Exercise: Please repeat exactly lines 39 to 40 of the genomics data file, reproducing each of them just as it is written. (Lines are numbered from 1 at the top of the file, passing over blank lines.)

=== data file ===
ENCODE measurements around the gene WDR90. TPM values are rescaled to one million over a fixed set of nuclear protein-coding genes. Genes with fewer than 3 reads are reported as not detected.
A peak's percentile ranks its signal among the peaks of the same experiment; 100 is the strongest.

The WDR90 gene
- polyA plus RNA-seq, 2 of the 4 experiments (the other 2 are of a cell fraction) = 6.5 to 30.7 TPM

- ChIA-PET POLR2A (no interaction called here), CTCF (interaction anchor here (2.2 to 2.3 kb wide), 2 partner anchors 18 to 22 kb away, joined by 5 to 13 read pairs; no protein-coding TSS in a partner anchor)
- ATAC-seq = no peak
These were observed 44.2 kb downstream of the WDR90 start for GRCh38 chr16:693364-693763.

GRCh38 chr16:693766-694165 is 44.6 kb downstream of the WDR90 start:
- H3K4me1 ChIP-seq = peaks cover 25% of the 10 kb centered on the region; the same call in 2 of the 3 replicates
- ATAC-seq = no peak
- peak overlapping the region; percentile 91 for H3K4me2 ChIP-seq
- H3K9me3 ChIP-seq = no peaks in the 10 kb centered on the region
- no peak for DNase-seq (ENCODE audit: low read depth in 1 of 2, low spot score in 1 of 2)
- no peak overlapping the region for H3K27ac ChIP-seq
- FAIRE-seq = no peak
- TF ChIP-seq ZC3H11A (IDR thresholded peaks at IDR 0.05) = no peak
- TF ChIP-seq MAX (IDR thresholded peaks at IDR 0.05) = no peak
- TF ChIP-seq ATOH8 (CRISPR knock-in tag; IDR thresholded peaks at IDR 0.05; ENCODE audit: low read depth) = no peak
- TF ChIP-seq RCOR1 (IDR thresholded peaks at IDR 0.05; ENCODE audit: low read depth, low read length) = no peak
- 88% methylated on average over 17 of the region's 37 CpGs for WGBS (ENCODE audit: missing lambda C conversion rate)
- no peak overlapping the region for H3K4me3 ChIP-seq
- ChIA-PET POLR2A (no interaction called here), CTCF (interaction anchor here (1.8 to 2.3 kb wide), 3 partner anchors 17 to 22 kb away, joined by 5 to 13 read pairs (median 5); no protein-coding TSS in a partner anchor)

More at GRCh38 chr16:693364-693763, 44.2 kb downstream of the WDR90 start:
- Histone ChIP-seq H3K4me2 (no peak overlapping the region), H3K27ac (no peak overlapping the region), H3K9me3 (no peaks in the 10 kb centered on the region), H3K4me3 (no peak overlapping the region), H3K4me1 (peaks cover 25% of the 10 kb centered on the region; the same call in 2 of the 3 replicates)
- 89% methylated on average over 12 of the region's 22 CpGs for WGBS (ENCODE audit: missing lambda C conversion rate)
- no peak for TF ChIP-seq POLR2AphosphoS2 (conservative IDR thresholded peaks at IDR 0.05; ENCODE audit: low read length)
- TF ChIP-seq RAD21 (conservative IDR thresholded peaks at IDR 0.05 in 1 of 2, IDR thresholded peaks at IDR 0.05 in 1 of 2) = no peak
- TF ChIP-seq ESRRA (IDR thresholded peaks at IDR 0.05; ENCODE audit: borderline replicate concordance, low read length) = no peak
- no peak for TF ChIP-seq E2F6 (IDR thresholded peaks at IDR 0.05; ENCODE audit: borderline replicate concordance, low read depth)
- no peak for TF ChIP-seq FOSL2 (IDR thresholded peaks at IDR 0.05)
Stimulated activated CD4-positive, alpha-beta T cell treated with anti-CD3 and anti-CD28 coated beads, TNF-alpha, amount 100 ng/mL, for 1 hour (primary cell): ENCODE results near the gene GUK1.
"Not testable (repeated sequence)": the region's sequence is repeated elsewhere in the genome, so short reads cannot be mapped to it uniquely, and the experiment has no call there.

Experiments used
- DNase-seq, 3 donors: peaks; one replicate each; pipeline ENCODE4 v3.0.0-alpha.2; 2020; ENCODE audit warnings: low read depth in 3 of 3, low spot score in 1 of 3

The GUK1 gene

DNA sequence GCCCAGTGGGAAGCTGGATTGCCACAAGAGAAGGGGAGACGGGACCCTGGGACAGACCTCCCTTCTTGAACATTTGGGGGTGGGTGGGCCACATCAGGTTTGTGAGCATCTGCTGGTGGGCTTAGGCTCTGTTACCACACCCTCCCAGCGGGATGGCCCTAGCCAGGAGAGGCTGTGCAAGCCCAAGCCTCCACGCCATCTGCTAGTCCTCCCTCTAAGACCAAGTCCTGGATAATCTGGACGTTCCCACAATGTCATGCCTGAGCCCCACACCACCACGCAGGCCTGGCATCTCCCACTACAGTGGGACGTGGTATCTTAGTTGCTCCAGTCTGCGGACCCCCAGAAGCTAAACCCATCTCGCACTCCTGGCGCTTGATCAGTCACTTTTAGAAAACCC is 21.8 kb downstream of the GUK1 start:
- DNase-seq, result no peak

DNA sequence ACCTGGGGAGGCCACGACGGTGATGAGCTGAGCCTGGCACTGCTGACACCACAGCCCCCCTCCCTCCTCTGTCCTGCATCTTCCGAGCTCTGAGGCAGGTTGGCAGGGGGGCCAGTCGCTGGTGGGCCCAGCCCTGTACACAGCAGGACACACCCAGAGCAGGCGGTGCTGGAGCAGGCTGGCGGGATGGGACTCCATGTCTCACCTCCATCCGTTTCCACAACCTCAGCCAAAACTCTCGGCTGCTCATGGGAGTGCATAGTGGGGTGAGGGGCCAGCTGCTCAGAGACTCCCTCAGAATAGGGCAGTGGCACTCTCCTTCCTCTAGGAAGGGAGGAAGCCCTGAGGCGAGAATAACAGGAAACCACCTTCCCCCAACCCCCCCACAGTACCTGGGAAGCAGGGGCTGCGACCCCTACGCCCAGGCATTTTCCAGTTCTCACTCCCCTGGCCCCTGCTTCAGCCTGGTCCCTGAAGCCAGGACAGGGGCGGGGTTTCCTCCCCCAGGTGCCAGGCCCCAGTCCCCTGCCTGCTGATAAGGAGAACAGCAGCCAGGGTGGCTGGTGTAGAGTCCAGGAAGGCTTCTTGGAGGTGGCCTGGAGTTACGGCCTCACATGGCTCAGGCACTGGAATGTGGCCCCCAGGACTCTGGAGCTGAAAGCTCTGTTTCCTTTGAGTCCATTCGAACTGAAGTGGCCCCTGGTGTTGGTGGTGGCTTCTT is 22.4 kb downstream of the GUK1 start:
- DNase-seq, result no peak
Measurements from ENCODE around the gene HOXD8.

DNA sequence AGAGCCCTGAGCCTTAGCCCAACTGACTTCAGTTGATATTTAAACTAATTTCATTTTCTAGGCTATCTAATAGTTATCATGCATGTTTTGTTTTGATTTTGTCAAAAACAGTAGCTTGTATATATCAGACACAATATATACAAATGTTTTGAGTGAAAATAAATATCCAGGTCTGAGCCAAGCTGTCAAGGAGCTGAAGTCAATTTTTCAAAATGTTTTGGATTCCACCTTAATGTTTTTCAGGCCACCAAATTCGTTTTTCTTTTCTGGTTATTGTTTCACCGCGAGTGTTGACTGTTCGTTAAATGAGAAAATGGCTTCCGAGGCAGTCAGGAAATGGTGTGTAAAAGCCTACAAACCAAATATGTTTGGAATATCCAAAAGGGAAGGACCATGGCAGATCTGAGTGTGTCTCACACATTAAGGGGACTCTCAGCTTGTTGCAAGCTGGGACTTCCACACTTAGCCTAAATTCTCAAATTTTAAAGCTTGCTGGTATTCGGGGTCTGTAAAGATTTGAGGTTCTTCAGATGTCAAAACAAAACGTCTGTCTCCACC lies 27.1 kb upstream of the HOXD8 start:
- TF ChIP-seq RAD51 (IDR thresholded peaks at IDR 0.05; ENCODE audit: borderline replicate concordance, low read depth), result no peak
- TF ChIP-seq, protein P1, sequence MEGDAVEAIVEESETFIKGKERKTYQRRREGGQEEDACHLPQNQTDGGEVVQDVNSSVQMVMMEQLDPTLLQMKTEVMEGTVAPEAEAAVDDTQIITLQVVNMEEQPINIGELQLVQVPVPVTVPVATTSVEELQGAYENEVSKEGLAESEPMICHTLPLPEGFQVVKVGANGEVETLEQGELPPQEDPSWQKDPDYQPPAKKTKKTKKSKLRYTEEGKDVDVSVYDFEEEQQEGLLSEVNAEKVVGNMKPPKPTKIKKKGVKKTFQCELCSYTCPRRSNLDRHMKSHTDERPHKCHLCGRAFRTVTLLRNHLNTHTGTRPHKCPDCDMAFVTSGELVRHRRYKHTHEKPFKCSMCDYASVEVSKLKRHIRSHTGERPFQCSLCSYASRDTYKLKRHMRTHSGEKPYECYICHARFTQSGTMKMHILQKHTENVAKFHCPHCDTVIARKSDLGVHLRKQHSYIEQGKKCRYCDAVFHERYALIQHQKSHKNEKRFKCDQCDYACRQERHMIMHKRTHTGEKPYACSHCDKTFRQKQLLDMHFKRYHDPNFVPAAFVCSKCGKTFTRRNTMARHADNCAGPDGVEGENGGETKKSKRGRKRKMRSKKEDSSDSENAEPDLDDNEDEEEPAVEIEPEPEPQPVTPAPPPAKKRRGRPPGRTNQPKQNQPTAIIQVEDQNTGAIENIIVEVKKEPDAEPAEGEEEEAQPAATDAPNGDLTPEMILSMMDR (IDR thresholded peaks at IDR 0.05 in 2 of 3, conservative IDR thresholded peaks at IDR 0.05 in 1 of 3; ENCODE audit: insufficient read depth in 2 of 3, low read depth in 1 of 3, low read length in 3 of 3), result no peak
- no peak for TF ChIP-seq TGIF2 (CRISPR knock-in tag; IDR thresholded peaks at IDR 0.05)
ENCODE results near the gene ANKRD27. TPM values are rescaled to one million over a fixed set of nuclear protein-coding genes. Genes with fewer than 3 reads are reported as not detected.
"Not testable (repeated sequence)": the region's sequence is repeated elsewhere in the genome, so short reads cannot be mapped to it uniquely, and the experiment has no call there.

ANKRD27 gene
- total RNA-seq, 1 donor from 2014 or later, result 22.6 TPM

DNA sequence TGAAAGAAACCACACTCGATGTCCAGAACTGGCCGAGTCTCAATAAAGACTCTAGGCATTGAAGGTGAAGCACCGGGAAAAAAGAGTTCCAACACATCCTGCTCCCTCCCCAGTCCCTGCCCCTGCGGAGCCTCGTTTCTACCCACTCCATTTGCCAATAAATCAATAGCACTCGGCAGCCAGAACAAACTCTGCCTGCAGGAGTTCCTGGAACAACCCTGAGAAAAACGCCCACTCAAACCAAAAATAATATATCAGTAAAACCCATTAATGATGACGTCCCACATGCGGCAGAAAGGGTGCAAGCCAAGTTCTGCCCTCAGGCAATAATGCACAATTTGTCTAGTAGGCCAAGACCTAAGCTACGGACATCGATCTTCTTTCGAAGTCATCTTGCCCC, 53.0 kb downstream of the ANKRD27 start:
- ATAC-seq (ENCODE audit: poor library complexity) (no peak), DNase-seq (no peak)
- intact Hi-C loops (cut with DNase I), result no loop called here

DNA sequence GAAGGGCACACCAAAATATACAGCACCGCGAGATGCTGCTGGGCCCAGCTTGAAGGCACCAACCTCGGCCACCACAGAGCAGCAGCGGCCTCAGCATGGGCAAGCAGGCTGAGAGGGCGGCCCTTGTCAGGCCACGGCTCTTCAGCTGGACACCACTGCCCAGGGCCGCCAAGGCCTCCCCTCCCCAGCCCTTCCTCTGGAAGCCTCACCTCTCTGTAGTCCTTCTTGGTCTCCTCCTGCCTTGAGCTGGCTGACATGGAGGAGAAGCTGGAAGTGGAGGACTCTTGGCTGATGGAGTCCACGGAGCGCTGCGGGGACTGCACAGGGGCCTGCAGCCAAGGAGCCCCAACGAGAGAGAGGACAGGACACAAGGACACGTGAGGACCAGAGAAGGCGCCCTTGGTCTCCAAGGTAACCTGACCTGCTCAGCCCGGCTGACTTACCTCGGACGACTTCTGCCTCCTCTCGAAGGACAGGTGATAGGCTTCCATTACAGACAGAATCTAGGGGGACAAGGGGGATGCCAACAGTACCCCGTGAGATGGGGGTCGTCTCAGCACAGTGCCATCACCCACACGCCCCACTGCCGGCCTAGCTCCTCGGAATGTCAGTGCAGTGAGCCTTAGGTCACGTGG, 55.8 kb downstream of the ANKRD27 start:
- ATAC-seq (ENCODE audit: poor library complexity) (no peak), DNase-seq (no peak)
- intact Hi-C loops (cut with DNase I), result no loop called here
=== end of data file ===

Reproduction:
- DNase-seq, result no peak
Measurements from ENCODE around the gene HOXD8.